Paytm culls most sellers to avoid Alibaba’s problems with fakes
In one fell swoop, Paytm Mall de-listed 85,000 sellers, leaving just 30,000 on its platform. The move is designed to build trust with customers from the very start
Bengaluru: Paytm Ecommerce Pvt. Ltd, the latest entrant into India’s online retailing market, is taking a hard line with suspect merchants to avoid backer Alibaba Group Holding Ltd’s reputation as a haven for fakes.
In one fell swoop, Paytm Mall de-listed 85,000 sellers, leaving just 30,000 on its platform. The move is designed to build trust with customers from the very start.
“It is a drastic measure but we need to do that to create the right kind of e-commerce platform,” said Amit Sinha, the newly-appointed chief operating officer of the Indian company, which received $200 million in a funding round led by Alibaba. “We wanted to clean up our house and reset Paytm Mall on the trust count,” he said by phone.
Alibaba, China’s biggest e-commerce operator, has struggled to shake a reputation that last year saw it return to the notorious markets list put out by the Office of the US Trade Representative. Paytm has made it mandatory for sellers to furnish brand authorization letters as it takes on entrenched rivals, from global giant Amazon.com Inc. to homegrown start-up Flipkart Online Services Pvt. Ltd.
Amazon has more than 200,000 sellers on its platform and Flipkart about half that. While both are known to de-list dubious sellers, neither has come close to Paytm’s cropping in scale. The three companies are competing for a slice on an Indian online retail industry projected by Forrester Research Inc. to grow at compound annual rate of 31% through 2021 to reach $64 billion.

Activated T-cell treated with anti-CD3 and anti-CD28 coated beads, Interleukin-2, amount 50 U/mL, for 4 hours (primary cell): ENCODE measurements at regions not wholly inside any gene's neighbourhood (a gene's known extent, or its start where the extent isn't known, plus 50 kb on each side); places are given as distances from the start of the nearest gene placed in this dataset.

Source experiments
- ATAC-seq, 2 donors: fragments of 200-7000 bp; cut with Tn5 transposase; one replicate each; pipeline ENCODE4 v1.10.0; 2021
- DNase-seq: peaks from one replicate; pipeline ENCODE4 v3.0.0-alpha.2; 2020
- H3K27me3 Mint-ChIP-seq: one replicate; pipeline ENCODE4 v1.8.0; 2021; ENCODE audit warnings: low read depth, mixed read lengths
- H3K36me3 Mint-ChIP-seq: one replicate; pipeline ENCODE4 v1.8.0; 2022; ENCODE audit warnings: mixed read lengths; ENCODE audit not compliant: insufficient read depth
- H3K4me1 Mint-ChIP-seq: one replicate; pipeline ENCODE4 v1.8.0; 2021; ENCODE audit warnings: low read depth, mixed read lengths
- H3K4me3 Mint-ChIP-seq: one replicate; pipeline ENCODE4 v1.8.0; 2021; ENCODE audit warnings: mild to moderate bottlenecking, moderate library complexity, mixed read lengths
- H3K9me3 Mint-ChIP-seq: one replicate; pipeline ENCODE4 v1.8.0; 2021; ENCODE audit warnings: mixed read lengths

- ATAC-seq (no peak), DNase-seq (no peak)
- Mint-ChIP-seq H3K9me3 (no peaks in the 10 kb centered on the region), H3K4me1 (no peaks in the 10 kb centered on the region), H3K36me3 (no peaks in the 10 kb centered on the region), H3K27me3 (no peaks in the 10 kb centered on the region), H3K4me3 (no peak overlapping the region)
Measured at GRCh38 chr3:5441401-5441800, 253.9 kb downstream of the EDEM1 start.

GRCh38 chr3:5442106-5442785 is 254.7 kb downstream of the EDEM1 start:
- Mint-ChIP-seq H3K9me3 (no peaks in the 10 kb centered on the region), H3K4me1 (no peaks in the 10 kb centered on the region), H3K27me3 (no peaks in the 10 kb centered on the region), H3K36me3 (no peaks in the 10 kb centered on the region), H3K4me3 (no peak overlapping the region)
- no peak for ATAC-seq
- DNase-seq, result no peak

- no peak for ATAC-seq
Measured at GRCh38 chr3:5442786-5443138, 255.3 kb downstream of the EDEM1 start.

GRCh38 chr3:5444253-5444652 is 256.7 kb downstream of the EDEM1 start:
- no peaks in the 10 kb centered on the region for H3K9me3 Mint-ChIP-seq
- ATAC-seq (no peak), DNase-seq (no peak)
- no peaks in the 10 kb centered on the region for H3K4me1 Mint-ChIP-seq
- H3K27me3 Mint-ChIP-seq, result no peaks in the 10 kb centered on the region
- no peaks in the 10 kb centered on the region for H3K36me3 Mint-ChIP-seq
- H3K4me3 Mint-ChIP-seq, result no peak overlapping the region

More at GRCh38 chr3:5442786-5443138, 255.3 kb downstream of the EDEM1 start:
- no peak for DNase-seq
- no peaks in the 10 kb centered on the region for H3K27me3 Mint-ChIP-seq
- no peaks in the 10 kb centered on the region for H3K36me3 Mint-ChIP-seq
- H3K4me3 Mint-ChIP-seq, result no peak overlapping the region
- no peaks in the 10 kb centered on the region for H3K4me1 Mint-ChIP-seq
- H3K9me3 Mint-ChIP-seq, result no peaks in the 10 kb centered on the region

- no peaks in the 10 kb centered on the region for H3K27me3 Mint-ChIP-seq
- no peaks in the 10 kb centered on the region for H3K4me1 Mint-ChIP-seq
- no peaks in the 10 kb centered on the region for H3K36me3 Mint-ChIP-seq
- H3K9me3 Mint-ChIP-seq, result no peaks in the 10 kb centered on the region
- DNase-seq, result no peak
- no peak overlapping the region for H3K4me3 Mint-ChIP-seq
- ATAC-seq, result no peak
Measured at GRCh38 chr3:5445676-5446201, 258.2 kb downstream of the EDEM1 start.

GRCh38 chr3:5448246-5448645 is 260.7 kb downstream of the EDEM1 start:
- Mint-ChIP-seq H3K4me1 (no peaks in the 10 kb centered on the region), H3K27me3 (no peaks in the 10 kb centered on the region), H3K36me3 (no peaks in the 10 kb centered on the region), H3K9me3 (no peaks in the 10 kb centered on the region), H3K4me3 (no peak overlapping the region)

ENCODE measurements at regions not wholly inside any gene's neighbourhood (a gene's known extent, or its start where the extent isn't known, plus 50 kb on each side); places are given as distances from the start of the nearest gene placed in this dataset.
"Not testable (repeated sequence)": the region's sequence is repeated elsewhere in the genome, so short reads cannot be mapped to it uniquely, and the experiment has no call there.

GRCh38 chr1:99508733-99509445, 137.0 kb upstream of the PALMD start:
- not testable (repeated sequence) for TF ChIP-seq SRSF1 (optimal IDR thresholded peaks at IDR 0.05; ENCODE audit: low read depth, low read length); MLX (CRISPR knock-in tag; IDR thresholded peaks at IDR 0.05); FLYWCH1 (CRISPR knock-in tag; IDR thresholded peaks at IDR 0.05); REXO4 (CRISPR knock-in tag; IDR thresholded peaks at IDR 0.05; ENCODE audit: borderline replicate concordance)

While not as widespread as in China, counterfeits still present a problem for Indian e-commerce. Fake Swarovski jewellery, Lacoste shirts, Apple iPhones, Mont Blanc pens and Harman Bluetooth speakers are plentiful, often selling at dirt cheap prices. The country does have a legal framework to protect trademarks but the processes are cumbersome and consumer protection laws don’t cover e-commerce effectively.
“Online commerce offers even a small seller of fakes a national footprint instantly,” said Devangshu Dutta, chief executive officer of the New Delhi-based retail consultancy, Third Eyesight. Any e-commerce company that does not vet its merchants is risking selling fakes, stolen and damaged goods, he said.
Noida, Delhi-based Paytm said it has authenticated all its current sellers, even the smallest ones. Among those jettisoned are hundreds of smartphone merchants with no authorization from the brands they are selling along with purveyors of branded cameras, laptops, eye wear and watches. One of the most commonly faked items is perfume, with fakes actively driving customers to brick and mortar outlets to avoid being duped.
Sellers will undergo audits for their business registration, shop location, photos and goods & services tax number. Despite the drastic drop in sellers on its website, Sinha said Paytm Ecommerce will still have millions of product lines and will add 3,000 agents to scour smaller Indian cities to digitize catalogs of neighbourhood shops and brand-authorized stores.
“There are no faceless names, no ABC whom no one knows, no sellers who do hanky-panky,” said Sinha. “We’ve had sellers working out of a warehouse and then one fine day, when we want to take action, the sellers have vanished.”
Paytm Ecommerce was spun off from parent One97 Communications earlier this year and soon after raised the new funds with backing from Alibaba. Bloomberg
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